LONDON – Prime Minister Boris Johnson was hoping to use the opening of the British Parliament on Tuesday to galvanize his government’s agenda after scoring victories in England’s regional elections last week. But the spotlight, at least initially, fell on Queen Elizabeth II, who has appeared in public for the first time since the funeral of her husband Prince Philip last month to manage the age-old pageantry.
Accompanied by her son and heir, Prince Charles, the Queen, 95, presided over a ceremony stripped of coronavirus restrictions. But her voice was firm and steady as she read the Queen’s speech, in which Mr Johnson’s government laid out an ambitious program to ‘level’ the economically depressed north of England with the more prosperous south.
It was the 67th opening of Parliament by the Queen and a reassuring sign of continuity for the British constitutional monarchy. For Mr Johnson, it was a chance to bring some semblance of normalcy back to politics, after the Brexit turmoil and a pandemic that crippled the country, killing more than 125,000.
Mr Johnson has indicated that he intends to continue playing a dominant role in the political arena, proposing to abolish a law that restricts his ability to call a general election. As the government reaps credit for Britain’s rapid vaccine rollout and the prospect of an economic boom after the lockdown, analysts said Mr Johnson could decide to call an election a year earlier, in 2023, to better take advantage of the good news.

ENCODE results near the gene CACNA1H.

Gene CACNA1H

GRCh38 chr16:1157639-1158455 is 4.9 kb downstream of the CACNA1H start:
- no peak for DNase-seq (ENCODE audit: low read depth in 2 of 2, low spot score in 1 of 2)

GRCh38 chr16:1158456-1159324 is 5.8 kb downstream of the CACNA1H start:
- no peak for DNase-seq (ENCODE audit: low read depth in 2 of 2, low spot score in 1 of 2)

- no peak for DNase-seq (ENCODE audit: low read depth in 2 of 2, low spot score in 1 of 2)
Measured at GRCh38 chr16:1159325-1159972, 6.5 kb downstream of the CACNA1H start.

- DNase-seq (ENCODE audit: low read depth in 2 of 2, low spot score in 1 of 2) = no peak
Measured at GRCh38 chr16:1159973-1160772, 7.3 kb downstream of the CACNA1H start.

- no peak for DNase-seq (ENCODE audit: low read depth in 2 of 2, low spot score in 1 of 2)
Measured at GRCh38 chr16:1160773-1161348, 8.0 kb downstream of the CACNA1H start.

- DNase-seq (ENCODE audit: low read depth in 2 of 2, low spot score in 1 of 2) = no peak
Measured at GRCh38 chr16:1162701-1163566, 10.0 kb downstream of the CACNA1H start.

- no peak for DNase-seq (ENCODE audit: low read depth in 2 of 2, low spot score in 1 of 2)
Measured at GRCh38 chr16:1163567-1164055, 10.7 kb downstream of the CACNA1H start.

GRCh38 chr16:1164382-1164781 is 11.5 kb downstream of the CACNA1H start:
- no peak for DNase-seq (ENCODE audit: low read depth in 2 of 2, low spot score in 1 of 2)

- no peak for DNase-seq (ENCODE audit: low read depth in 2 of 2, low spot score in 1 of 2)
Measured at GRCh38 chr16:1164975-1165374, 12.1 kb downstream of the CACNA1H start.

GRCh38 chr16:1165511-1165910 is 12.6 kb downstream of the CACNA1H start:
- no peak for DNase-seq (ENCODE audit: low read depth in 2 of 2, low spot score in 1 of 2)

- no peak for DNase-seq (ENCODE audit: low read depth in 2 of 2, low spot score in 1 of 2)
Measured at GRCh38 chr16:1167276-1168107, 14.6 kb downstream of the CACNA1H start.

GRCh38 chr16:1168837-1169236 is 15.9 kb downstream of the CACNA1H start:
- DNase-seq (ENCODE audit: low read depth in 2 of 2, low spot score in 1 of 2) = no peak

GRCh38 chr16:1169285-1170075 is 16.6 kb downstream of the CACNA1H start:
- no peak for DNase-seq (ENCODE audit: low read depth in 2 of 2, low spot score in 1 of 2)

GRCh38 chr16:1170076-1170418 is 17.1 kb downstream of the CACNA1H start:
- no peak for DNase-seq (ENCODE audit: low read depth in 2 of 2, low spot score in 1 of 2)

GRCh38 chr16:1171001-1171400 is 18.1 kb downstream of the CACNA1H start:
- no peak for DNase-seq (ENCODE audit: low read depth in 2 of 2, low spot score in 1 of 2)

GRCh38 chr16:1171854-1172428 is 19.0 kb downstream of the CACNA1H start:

The government also proposed that voters be required to show ID at polling stations, which some opposition parties have criticized as a cynical effort to crack down on voter turnout. It was one of many measures that included increasing funding for the National Health Service, after a year of relentless pressure; tougher crime laws; changes in town planning regulations to encourage more house building; and an overhaul of the asylum system.
The government, the speech said, “would ensure a national recovery from the pandemic which makes the UK stronger, healthier and more prosperous than before”. While reading a text prepared by Downing Street, the Queen spoke fluently of Mr Johnson’s plans to roll out “5G mobile coverage and gigabit compatible broadband” across the country.
For decades, Prince Philip accompanied his wife to the opening of Parliament, although in recent years Charles has taken her place. Philip’s recent death has given the proceedings a more melancholy and austere atmosphere than usual.
The Queen avoided the 18-foot velvet cape and imperial crown she once wore at state openings in favor of a more sensitive lilac coat and hat. Charles and his wife, the Duchess of Cornwall, watched from the hallway as Elizabeth gave what amounted to an abbreviated State of the Union speech.
Although hundreds of lawmakers and VIP guests are missing due to Covid restrictions, the openness of the state has always been very auspicious. The crown, which normally resides in the Tower of London, was paraded through the echoing halls of the Palace of Westminster on a red velvet pillow, even though it did not rest on the Queen’s head.
Mr Johnson was summoned from the House of Commons by the Usher of the Black Rod, who first had the door slammed in her face as a sign of her members’ independence. Mr Johnson and Opposition Leader Keir Starmer took their places before the Queen, seated on a carved wooden throne.
The two leaders said nothing to each other as they walked, single file and masked, towards the House of Lords. Last week’s election left Labor in disarray, as Mr Johnson’s Tory Party made further forays into the Labor stronghold in the working-class districts of the Midlands and northern England.